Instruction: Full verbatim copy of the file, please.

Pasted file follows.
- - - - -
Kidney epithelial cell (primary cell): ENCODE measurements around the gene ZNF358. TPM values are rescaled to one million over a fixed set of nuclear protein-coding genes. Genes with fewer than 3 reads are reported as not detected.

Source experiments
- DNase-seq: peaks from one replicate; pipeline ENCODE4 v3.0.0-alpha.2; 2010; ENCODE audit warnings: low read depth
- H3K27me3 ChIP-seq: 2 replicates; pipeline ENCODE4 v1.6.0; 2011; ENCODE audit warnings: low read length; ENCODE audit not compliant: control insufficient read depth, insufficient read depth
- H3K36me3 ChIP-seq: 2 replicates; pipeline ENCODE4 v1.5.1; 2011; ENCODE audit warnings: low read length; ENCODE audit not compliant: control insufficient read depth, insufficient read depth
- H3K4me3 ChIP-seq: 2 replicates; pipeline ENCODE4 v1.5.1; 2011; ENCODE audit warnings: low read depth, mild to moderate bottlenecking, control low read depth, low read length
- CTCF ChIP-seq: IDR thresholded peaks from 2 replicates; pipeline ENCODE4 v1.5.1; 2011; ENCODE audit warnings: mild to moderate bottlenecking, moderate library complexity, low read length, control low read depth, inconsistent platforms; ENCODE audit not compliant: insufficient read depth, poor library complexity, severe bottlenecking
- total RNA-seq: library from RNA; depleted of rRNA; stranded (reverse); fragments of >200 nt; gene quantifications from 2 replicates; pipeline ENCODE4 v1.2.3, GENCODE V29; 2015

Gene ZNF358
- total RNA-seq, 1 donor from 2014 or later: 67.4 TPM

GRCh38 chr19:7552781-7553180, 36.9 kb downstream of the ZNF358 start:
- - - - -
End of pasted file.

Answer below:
Kidney epithelial cell (primary cell): ENCODE measurements around the gene ZNF358. TPM values are rescaled to one million over a fixed set of nuclear protein-coding genes. Genes with fewer than 3 reads are reported as not detected.

Source experiments
- DNase-seq: peaks from one replicate; pipeline ENCODE4 v3.0.0-alpha.2; 2010; ENCODE audit warnings: low read depth
- H3K27me3 ChIP-seq: 2 replicates; pipeline ENCODE4 v1.6.0; 2011; ENCODE audit warnings: low read length; ENCODE audit not compliant: control insufficient read depth, insufficient read depth
- H3K36me3 ChIP-seq: 2 replicates; pipeline ENCODE4 v1.5.1; 2011; ENCODE audit warnings: low read length; ENCODE audit not compliant: control insufficient read depth, insufficient read depth
- H3K4me3 ChIP-seq: 2 replicates; pipeline ENCODE4 v1.5.1; 2011; ENCODE audit warnings: low read depth, mild to moderate bottlenecking, control low read depth, low read length
- CTCF ChIP-seq: IDR thresholded peaks from 2 replicates; pipeline ENCODE4 v1.5.1; 2011; ENCODE audit warnings: mild to moderate bottlenecking, moderate library complexity, low read length, control low read depth, inconsistent platforms; ENCODE audit not compliant: insufficient read depth, poor library complexity, severe bottlenecking
- total RNA-seq: library from RNA; depleted of rRNA; stranded (reverse); fragments of >200 nt; gene quantifications from 2 replicates; pipeline ENCODE4 v1.2.3, GENCODE V29; 2015

Gene ZNF358
- total RNA-seq, 1 donor from 2014 or later: 67.4 TPM

GRCh38 chr19:7552781-7553180, 36.9 kb downstream of the ZNF358 start: